Kristi Cole is Lanzone Morgan’s most experienced paralegal with over 42 years of working in the legal field. In addition to taking care of her daily tasks, Kristi also acts as a mentor to the other paralegals by providing assistance and guidance.
Kristi, born and raised in Buena Park, grew up in a stable and close community. Growing up, she looked up to her two loving parents. Kristi finds them inspiring as they were completely different, yet naturally complemented each other. With her parents offering the best of both worlds, their harmony inspired Kristi to want to be a mom her entire life. She now has 3 kids, in Washington and New York, whom she enjoys visiting in her free time.
At 14-years-old, Kristi became a candy striper at an SNF where she spent time sitting and talking to the elderly. At 18-years-old, she started working at her first law firm as a file clerk. She moved on to be a legal secretary, office administrator, and, eventually, a paralegal. Among her 42 years of experience, almost 12 have been with Anthony and Jim.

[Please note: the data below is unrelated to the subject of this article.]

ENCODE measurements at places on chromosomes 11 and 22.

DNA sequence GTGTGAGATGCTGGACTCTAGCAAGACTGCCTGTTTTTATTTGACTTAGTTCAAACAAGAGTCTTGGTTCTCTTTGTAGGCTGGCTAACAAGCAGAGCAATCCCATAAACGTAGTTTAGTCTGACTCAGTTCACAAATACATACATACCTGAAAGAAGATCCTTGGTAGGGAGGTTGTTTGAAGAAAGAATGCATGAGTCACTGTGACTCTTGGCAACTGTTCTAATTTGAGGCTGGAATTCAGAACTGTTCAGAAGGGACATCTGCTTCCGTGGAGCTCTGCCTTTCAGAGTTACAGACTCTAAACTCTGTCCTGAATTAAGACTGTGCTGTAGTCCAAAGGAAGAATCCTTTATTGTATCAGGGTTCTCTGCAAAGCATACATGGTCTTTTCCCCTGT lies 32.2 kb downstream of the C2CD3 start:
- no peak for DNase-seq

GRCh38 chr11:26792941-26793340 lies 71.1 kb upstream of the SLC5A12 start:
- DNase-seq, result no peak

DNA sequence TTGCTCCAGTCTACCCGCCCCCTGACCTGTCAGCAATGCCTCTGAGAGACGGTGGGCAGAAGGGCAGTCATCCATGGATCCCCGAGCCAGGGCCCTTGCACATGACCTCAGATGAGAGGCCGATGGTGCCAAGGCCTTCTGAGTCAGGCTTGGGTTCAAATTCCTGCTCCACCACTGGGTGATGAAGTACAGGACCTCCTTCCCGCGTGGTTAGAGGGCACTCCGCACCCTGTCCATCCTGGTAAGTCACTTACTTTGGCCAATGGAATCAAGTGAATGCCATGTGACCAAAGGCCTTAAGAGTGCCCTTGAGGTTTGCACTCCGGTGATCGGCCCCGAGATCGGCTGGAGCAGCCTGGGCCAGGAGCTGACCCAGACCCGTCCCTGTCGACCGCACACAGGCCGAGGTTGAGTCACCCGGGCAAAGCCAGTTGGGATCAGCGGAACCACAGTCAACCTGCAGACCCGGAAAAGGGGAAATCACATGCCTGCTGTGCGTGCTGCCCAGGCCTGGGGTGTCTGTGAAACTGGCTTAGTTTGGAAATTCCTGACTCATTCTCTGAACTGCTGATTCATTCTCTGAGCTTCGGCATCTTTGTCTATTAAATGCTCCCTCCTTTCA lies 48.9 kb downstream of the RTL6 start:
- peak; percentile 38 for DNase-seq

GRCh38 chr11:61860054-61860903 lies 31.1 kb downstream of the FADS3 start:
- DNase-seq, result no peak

Kristi entered the elder abuse field after her mother fell ill. Kristi’s family debated putting their mother in an SNF. Kristi, who knew Anthony prior to working at Lanzone Morgan, reached out to Anthony for advice. He informed her about the dangers of elder abuse and the numerous ways that it can happen. From there, Kristi began her career in elder abuse.
When Kristi talks about why she is at Lanzone Morgan, it is evident that she is genuinely grateful for both the opportunity and the impact that they have as a firm:
“I initially came because of Anthony, and I stayed because I truly love what I do here. Coming in every day is a positive thing for me. This is what I want to do. I feel fortunate that I will be able to do this until retirement. Not a lot of people are afforded that opportunity. I believe that this firm will be here for a long time in the future, and I personally do not want to do anything else. How many people can say that they have a job helping people? We help people that otherwise will not receive any help from anyone.
Kristi sees the importance of an individual’s influence in an elder abuse situation. She wants to make sure that those who are working with victims and their families are passionate because “if you are not passionate about it, you are not going to be proactive in understanding why these people are sick.” Like Kristi’s parents who embodied complementary differences, she demands that those who work in elder abuse need to have a passion to litigate in congruence with compassion for people.